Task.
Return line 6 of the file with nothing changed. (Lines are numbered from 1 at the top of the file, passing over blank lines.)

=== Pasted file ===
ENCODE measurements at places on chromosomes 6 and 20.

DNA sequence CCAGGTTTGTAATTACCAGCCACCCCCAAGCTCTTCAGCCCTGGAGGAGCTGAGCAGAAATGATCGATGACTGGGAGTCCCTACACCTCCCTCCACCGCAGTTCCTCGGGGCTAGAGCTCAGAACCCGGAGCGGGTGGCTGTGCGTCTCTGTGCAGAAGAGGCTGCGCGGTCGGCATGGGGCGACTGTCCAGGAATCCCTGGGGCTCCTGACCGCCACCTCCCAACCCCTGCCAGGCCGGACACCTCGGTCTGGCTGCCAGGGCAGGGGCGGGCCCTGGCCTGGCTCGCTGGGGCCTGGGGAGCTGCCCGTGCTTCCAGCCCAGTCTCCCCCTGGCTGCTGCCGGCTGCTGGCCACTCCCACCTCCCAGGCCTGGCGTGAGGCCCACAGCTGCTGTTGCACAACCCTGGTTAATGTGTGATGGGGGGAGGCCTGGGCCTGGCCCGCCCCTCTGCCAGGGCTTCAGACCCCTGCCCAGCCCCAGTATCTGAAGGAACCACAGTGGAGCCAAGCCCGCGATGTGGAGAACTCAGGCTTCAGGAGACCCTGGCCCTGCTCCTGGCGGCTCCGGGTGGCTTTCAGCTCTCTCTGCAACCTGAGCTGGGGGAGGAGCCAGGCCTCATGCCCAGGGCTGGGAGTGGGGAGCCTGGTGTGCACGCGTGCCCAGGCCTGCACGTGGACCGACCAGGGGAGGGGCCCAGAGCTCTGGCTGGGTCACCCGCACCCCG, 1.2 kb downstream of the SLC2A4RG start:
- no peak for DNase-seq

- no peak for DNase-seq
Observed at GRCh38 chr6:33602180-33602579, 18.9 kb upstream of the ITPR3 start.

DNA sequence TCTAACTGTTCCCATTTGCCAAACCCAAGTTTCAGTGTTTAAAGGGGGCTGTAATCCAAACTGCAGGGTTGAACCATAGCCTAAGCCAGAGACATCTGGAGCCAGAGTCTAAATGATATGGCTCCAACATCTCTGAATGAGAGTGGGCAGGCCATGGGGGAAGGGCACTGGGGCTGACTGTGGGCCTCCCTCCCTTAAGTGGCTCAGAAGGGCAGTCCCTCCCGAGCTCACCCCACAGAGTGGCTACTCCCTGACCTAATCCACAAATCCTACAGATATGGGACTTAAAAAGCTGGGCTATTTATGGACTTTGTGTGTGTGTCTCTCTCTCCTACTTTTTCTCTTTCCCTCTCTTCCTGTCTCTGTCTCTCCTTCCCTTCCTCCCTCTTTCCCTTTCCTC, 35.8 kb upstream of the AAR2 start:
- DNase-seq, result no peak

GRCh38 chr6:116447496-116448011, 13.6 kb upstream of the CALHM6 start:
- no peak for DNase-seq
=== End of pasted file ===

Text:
DNA sequence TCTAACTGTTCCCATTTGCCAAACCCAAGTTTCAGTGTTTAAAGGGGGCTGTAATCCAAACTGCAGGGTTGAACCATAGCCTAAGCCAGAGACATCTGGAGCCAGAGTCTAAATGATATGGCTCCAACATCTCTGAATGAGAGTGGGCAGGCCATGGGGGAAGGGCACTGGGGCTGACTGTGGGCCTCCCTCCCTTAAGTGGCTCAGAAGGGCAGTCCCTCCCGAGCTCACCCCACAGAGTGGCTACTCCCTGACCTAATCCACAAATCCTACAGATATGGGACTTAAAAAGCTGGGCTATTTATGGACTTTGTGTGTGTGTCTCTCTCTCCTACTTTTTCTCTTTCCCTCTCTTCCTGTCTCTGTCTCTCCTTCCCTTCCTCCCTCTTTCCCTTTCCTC, 35.8 kb upstream of the AAR2 start: